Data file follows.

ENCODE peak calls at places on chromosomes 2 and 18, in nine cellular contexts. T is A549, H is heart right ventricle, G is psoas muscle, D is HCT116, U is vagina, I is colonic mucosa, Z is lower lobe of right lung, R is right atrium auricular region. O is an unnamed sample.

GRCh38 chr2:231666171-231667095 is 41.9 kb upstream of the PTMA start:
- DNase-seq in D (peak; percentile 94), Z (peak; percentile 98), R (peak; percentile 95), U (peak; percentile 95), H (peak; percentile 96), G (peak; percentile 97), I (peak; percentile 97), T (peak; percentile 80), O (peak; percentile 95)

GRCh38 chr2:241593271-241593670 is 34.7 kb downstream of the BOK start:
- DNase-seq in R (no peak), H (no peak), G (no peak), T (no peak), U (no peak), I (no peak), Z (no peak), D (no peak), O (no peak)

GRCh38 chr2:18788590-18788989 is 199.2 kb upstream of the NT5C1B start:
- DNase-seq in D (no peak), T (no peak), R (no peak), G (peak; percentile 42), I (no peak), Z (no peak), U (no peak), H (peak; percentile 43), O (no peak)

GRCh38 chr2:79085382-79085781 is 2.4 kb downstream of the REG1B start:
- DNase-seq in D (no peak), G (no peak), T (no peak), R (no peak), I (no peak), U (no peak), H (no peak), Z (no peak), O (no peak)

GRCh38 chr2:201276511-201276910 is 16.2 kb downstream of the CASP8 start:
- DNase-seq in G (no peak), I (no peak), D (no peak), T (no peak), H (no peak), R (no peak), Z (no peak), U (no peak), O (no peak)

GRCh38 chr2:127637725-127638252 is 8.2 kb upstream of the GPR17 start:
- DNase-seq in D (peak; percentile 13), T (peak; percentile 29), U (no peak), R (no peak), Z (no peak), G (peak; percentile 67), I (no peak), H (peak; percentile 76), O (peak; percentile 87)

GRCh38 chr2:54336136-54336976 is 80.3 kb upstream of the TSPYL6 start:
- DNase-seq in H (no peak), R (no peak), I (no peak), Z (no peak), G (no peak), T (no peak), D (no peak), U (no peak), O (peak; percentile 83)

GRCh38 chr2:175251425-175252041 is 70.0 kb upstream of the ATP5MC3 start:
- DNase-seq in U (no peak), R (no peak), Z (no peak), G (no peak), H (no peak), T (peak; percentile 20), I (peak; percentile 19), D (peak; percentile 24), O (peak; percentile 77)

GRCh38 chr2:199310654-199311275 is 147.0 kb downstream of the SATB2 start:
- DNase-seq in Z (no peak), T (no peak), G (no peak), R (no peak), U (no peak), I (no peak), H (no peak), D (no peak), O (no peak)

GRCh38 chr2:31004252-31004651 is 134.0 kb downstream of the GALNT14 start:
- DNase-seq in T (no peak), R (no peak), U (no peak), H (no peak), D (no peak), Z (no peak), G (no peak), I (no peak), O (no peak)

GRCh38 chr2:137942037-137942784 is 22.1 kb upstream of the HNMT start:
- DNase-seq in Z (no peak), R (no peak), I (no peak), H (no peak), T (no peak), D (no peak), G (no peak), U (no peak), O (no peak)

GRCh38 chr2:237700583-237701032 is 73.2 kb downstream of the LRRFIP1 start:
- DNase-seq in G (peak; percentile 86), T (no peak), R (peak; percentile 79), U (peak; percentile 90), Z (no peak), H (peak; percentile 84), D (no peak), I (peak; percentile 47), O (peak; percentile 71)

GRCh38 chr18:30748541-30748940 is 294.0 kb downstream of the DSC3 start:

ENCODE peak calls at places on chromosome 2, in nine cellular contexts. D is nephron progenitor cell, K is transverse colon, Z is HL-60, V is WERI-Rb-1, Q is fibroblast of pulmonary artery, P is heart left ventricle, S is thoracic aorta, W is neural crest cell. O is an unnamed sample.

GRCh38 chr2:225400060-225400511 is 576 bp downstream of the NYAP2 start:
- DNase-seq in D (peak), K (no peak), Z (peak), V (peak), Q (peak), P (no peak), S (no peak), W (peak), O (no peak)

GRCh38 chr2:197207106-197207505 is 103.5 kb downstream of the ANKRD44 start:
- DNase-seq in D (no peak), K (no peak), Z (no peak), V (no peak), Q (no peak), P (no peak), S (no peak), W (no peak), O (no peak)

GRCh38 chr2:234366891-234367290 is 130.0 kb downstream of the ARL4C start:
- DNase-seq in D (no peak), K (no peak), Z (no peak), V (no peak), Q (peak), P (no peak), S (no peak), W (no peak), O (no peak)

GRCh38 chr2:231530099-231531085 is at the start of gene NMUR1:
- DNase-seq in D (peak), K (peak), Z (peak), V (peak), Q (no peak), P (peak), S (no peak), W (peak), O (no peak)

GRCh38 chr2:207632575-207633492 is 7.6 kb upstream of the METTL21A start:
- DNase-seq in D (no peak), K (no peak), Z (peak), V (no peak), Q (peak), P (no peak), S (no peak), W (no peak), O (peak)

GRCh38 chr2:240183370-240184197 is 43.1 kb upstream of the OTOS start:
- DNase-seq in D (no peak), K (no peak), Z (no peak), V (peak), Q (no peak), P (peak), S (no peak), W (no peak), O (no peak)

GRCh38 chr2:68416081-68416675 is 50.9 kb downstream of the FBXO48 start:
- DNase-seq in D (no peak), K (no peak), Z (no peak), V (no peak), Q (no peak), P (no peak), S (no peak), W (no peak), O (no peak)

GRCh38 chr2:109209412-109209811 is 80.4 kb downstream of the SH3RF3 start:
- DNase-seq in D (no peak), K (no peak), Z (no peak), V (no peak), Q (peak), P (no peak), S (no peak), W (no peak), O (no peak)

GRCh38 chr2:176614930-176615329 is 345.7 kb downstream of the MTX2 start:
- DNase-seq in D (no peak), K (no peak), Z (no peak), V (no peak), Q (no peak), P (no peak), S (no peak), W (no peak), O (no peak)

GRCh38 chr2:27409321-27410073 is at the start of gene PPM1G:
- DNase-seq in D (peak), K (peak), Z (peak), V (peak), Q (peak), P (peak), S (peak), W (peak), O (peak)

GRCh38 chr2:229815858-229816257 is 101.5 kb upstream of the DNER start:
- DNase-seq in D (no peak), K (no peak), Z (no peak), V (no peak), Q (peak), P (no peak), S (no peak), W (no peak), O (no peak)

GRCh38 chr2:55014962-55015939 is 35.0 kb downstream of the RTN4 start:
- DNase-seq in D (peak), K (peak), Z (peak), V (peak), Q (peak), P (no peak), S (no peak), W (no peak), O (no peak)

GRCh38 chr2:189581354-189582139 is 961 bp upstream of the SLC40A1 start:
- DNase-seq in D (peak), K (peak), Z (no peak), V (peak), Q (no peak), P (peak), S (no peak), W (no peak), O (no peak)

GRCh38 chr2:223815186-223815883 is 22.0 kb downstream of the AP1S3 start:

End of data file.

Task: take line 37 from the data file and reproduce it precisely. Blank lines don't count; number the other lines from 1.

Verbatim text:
- DNase-seq in D (no peak), K (no peak), Z (peak), V (no peak), Q (peak), P (no peak), S (no peak), W (no peak), O (peak)